Often times while passing through a street you will come across people, who will do you a favor like giving you an unexpected gift, and no matter how much you resist it, they will not take it back; on contract they will provide you an option for another favor in return like a small donation so that you can repay them. Or there will be another form of it, you will be able to easily recall instances when your class teacher throws very hard homework for your summer holidays , and then there is a lot of crying in the class, “No, Mam, this is too much”, the teacher then instantaneously throws another option which you all agree, as it is less hectic. In reality this second option was the real homework that the teacher wanted you all to do, but to break your resistance for not doing the homework she used a reciprocation-concession strategy. Robert Cialdini in his book Influence, gives many more similar examples of this which we encounter in our daily lives.
In games, like in many MMORPGs, you will see a pro player often gifting you some special tricks or powers to help you move forward in the game, so rather than leaving the game no matter how boring you are you stick around the game under the pro for some time; as you will be thinking that the person has given his/her personal time helping me level-up, it will be rude if I just stop playing, hence I should continue for a while. This is a clear case of the trap of reciprocity.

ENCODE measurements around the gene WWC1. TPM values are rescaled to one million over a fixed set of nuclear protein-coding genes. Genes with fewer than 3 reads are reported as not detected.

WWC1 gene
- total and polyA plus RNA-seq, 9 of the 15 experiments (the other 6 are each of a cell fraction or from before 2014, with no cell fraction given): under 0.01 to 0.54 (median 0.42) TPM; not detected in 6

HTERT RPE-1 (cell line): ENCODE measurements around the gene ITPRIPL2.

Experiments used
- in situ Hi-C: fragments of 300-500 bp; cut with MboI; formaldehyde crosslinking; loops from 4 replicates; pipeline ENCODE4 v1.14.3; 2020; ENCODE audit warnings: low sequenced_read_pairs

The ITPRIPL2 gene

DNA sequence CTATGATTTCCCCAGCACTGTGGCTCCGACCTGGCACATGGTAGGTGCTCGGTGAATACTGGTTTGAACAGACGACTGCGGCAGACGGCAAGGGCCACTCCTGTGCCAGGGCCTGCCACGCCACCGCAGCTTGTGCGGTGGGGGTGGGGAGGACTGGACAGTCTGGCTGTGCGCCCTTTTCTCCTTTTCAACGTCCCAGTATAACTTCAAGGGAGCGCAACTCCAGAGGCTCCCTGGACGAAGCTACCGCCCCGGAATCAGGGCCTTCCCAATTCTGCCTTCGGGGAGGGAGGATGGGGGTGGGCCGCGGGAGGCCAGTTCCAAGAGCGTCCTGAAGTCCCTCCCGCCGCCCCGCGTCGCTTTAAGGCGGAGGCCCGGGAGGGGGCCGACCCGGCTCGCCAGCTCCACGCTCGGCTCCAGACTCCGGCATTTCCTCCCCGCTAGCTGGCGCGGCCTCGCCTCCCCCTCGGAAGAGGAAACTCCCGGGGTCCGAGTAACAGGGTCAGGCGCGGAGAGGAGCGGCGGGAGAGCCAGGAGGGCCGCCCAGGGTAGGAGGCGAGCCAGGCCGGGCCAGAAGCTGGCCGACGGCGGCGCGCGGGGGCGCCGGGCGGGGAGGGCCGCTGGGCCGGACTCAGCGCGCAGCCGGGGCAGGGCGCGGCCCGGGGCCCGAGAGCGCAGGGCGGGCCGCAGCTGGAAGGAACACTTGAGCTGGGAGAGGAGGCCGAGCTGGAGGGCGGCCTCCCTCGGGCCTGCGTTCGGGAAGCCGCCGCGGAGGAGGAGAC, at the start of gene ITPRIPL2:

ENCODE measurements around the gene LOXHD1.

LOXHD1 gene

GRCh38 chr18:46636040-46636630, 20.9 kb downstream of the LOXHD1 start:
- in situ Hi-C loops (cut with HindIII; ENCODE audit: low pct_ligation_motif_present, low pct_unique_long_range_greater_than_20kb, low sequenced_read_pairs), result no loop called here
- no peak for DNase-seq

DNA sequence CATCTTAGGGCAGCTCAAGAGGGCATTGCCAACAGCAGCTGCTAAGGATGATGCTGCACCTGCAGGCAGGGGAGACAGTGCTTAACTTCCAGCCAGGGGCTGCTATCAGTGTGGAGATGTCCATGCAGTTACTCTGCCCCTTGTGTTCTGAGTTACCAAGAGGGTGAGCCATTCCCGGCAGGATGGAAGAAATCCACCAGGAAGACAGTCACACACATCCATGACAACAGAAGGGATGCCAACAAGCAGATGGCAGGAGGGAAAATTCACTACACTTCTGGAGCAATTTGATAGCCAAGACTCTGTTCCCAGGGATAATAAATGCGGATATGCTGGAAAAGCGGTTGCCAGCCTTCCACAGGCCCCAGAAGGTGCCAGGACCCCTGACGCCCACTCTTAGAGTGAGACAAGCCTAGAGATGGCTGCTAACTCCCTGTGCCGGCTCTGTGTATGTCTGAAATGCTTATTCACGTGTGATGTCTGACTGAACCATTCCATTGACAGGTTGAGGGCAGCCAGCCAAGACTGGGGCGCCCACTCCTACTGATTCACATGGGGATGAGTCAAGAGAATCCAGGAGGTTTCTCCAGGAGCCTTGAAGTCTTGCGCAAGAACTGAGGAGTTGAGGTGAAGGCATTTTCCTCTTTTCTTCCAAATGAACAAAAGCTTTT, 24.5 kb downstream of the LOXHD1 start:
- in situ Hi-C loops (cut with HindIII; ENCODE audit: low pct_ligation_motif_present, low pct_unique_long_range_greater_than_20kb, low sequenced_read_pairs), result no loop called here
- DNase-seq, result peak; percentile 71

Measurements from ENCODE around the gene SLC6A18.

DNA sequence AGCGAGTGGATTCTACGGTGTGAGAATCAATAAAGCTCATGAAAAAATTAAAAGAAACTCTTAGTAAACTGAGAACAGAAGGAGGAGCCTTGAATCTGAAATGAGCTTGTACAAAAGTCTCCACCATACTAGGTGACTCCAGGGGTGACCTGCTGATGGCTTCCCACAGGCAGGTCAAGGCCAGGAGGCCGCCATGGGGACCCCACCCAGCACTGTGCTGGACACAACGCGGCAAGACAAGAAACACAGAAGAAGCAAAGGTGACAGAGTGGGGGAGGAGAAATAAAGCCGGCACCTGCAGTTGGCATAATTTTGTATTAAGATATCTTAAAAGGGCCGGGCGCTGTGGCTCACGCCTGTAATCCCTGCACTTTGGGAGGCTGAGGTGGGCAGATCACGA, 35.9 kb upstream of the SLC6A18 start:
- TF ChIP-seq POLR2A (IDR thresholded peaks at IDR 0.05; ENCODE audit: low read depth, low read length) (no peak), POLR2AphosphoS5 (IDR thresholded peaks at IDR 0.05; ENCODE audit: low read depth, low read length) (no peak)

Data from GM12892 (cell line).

A good gamification designer who wants to increase engagement, should harness on this basic human nature to reciprocate, while designing for users who are less likely to adopt easily. If they get a meaningful gift within a system, which helps the newbie in an easy on-boarding, they will be compelled to give back internally for the effort the other player has put in helping the new player to survive the initial few days and hence increasing the adoption of your gamification design.
The reciprocity is not only limited to a new and pro relation, but can be a powerful mechanic at any level for increasing engagement. Even gifting between a pro -pro game increase the time they spend on the system, alone, when compared when they interact under the reciprocity condition.
The best part of reciprocity, is you are not enforcing as a sticky PBL, but harnessing on the innate human desire to give back to those who have helped you, thereby reducing your chances of developing a poor gamification design.